Funding came from the Gordon and Betty Moore Foundation, U.S. Fish and Wildlife Service, Alberta Water Research Institute, Natural Sciences and Engineering Research Council of Canada, the National Science Foundation, and Canada Foundation for Innovation.

Science is produced by the American Association for the Advancement of Science (AAAS). Founded in 1848, AAAS serves some 262 affiliated societies and academies of science, serving 10 million individuals. Science has the largest paid circulation of any peer-reviewed general science journal in the world, with an estimated total readership of one million. The website for Science is http://www.aaas.org.


ISU researcher uncovers traces of ancient Idaho sockeye runs

Posted August 11, 2008

While the public and biologists are enjoying the rare opportunity to view sockeye salmon in Idaho’s upper Salmon River this year, an Idaho State University research professor has taken looks at Gem State sockeye salmon runs going back thousands of years.

Today’s fisheries managers are thrilled by the return of hundreds of fish to the Sawtooth Valley, but historically the run consisted of tens of thousands of sockeye, according to Idaho State University research professor Bruce Finney, Ph.D.

Researchers on Redfish Lake in process of taking sample. Photo by Jason Addison. Photos provided by Mark Shapley.

Researchers on Redfish Lake in process of taking sample. Photo by Jason Addison. Photos provided by Mark Shapley.

As of early August, more than 850 rare sockeye salmon had passed over the Lower Granite Dam, the last barrier on the Snake River that salmon must pass before entering Idaho. Fisheries biologists predict as many as 700 fish could return to the Sawtooth Fish Hatchery near Redfish Lake, which is near the town of Stanley. To get to this hatchery the fish travel nearly 900 miles.

Some years there are only single-digit or zero returns of the sockeye. The largest number to return to central Idaho in a year since 1985, when biologists starting counting the runs, was 257 sockeye in 2000. Since 1985, just 352 wild and hatchery-origin sockeye have returned to the Redfish Lake area. Redfish Lake is named for sockeye, which turn a reddish color when they spawn.

While this relatively strong run is encouraging to those who want to save the fish, this year’s run is a small fraction of the size of sockeye runs that historically returned to spawn in the lakes of the upper Sawtooth Valley, including Redfish, Petit and Alturas Lakes. According to Finney from 25,000 to 40,000 sockeye historically spawned annually in Redfish Lake alone prior to the 1900s.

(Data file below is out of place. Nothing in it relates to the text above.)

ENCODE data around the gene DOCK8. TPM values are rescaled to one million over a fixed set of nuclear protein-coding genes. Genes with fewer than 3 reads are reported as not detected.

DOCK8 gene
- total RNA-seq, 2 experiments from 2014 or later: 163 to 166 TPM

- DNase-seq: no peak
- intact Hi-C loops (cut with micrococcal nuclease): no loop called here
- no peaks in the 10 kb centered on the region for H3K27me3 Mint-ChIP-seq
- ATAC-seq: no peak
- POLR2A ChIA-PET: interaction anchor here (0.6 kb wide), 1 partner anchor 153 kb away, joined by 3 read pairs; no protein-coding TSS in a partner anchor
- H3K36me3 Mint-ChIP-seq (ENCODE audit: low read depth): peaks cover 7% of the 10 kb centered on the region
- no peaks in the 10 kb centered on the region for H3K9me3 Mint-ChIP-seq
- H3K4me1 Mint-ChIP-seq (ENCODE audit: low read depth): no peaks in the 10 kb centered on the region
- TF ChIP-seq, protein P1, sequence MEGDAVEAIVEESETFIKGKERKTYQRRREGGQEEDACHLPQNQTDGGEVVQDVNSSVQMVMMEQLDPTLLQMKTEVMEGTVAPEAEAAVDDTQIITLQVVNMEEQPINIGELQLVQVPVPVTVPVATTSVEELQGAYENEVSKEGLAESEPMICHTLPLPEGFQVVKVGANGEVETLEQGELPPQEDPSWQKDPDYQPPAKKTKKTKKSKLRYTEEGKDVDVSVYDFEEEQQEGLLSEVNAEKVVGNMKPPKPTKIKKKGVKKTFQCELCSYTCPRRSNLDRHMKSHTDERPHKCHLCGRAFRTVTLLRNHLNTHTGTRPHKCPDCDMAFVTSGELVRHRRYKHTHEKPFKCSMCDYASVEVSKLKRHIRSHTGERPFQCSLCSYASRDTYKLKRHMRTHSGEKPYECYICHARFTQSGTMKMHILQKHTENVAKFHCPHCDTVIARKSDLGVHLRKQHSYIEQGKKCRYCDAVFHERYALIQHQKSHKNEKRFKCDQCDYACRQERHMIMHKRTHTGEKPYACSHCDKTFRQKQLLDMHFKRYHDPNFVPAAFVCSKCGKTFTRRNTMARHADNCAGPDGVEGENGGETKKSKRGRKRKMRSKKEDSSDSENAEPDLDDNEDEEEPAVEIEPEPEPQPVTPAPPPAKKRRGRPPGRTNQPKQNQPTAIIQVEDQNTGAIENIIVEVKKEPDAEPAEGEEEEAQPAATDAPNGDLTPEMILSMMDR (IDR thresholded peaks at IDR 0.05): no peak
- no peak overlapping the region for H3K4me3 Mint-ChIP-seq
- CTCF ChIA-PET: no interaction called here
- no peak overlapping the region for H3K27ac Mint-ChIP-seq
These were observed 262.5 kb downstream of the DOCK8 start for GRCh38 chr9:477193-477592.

Scientists using the equipment on the deck of one of the drilling boats. Photo by Dave Gilbert.

Scientists using the equipment on the deck of one of the drilling boats. Photo by Dave Gilbert.

Finney bases this calculation on work he has done examining the sediment cores from lakes using a machine called a mass spectrometer. Mass spectrometers are instruments that can measure the masses and relative concentrations of atoms and molecules in chemical compounds and other samples. Spectrometers accurately measure the different types of isotopes of the same element such as carbon or nitrogen in biological or geological samples.

Finney has developed a technique using mass spectrometers to reconstruct the salmon runs in the past. Salmon have a signature type of nitrogen, recorded by nitrogen isotopes, which scientists can use to positively identify as originating from the salmon.  When the salmon die and they decompose they release nitrogen, which is in turn taken in by algae that end up in lake sediments. High salmon runs correspond to higher concentrations of these nitrogen deposits; lower concentrations of nitrogen in deposits represent smaller runs. The sediments on lake bottoms can be dated using radiocarbon dating, an accurate method for dating materials and by identifying ash layers from known volcanic events.

So far, Finney and his colleagues have studied core samples from some of the larger lakes in the upper Sawtooth Valley, including Redfish Lake, dating back about 2,000 years.

Drilling rig on Petit Lake. Photo taken by Jason Addison.

Drilling rig on Petit Lake. Photo taken by Jason Addison.

Although there were fluctuations, sockeye runs until about a century ago were consistently high, but populations crashed as Old World settlers developed the region. Finney’s mass spectrometer measurements confirm anecdotal and eyewitness accounts of what led to the precipitous demise in the Idaho upper Salmon River sockeye population: the creation in 1910 of the Sunbeam Dam, located about 15 miles downstream of Stanley.

“The most dramatic decline in salmon runs occurred when the Sunbeam Dam was built,” Finney said. “Its creation just overwhelms any naturally occurring fluctuations that occurred previously.”

The creation of the Sunbeam Dam shows how Finney’s technique can be used to help confirm other data about Pacific salmon runs that has been collected in the last 100 to 150 years. However, his data can also be used to help create a picture of what runs were like prior to modernization in the New World, when commercial fishing increased, rivers were dammed and there were other numerous large-scale factors that potentially altered salmon runs.

The information Finney collects about pre-industrial age salmon runs may be of even more use. Based on data Finney collected while doing a similar study in Alaska, fishery managers in one area changed their management goals based on historical salmon runs from prior to when fishery records were kept. This is one example of the large number of ways that Finney’s research is applicable to current management.

In completing his studies on various lakes from Alaska to the Pacific Northwest, analyzing runs that have occurred as far back as 10,000 years, Finney has confirmed that salmon population fluctuations occurred regularly in response to naturally occurring climatic events. This is also useful information because it can give managers a framework about what happens to fish runs in a particular area in response to a warming or cooling trend. That information could potentially be used by current fisheries managers to develop harvest guidelines for particular fisheries.

Finney is involved in a major research project with researchers from three other universities to synthesize all the results from lake core sample studies that have been obtain in Alaska, British Columbia, Yukon Territories and in the Pacific Northwest. The results of that study could help researchers build a sweeping view of salmon run patterns occurring over a larger time and geographical scale.